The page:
Twitter chief executive Jack Dorsey says that Silicon Valley companies, including his own, have not done enough to protect victims of online abuse, calling it a "huge fail."
Interviewed via Twitter by Kara Swisher, co-founder of the tech news site Recode, Dorsey tweeted that he would give himself a 'C' grade for what Swisher termed "tech responsibility."
"We've made progress, but it has been scattered and not felt enough," he tweeted in response to Swisher's questions. "Changing the experience hasn't been meaningful enough. And we've put most of the burden on the victims of abuse (that's a huge fail)."
Twitter, along with online social media network Facebook Inc, has faced criticism for abusive posts, fake users and inaccurate news stories on its service. The company has been investing heavily to improve what Dorsey has described as the "collective health" of Twitter.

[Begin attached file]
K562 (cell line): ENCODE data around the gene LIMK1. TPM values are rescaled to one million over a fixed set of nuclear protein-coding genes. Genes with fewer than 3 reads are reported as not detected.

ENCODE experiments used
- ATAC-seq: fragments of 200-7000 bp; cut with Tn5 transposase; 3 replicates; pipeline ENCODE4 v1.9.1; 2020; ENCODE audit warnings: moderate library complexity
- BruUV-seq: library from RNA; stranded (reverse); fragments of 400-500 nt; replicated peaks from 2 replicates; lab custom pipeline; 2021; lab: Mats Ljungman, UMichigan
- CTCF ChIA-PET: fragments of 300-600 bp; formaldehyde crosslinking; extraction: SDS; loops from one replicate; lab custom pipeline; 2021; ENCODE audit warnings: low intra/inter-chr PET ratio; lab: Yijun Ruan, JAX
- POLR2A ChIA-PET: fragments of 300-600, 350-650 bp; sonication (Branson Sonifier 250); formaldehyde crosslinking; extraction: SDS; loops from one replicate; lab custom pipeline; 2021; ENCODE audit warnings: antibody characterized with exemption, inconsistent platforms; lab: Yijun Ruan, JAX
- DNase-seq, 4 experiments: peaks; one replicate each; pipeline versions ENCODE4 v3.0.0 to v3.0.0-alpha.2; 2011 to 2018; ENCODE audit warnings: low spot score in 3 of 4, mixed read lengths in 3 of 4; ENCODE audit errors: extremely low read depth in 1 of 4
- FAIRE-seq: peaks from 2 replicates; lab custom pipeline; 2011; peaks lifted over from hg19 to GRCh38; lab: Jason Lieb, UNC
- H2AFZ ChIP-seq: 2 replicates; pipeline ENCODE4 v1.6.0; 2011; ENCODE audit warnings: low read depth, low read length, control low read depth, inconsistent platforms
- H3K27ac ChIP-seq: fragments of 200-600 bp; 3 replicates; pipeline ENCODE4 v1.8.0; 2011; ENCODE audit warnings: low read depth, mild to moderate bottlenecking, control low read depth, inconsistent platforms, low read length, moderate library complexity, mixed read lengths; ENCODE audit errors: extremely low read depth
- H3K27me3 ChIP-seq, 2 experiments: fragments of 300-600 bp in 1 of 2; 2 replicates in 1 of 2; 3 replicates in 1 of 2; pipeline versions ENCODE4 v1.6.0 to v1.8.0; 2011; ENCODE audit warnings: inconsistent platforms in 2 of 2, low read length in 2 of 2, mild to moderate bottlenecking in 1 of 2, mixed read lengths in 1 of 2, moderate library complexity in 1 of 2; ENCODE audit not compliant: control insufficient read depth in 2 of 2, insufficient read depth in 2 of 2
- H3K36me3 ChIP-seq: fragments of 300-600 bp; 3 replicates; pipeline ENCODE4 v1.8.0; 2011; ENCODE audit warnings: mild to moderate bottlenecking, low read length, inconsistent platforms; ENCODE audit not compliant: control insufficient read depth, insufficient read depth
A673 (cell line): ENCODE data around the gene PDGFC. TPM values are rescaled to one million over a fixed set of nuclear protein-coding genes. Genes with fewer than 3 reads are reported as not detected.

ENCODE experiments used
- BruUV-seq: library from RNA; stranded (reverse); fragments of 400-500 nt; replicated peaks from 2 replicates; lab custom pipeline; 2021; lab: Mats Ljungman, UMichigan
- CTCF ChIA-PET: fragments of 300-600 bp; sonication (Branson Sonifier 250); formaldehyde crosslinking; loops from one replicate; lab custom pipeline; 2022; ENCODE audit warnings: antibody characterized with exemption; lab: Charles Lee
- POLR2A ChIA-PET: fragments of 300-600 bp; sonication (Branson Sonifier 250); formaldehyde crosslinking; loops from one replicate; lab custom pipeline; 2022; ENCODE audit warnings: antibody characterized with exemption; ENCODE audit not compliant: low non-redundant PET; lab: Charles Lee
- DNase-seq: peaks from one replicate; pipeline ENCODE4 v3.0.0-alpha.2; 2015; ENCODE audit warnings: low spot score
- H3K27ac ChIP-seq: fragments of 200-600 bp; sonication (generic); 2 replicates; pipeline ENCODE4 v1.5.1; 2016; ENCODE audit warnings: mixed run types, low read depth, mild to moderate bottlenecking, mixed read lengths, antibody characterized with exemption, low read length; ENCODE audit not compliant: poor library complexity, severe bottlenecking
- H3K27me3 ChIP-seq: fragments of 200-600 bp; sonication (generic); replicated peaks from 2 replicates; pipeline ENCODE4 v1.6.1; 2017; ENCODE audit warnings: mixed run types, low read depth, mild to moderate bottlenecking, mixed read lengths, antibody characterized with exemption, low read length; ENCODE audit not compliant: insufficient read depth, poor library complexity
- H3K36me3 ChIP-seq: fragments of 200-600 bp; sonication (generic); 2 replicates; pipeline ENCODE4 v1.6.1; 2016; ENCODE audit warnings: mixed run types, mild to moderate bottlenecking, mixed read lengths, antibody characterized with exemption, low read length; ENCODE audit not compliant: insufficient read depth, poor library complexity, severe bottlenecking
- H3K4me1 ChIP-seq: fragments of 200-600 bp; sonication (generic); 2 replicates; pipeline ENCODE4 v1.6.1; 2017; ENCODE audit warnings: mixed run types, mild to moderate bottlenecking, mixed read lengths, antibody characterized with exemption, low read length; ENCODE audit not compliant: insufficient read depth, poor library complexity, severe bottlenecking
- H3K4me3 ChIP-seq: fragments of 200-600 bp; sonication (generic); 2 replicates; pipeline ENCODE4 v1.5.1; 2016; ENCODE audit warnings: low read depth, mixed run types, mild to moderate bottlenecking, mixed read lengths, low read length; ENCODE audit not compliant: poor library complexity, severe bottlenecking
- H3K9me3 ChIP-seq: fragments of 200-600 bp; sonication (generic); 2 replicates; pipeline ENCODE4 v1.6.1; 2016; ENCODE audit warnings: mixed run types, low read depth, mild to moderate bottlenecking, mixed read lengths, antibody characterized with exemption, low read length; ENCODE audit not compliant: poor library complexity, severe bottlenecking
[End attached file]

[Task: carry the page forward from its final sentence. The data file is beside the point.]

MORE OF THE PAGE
Dorsey said on Tuesday he does not like how Twitter tends to incentivise outrage, short-term thinking, echo chambers, and fragmented conversations, and that the lack of diversity in the company has not helped in combating such problems.
He said Twitter's work against "automations and coordinated campaigns," along with its collaboration with various government agencies, has left it in a better position to combat the threat of misinformation for the 2020 U.S. presidential elections.
U.S. intelligence agencies have concluded that Russia used social media during the 2016 U.S. elections to sway voters. Moscow denies that charge.
(Reporting by Kanishka Singh in Bengaluru; Editing by Bill Rigby)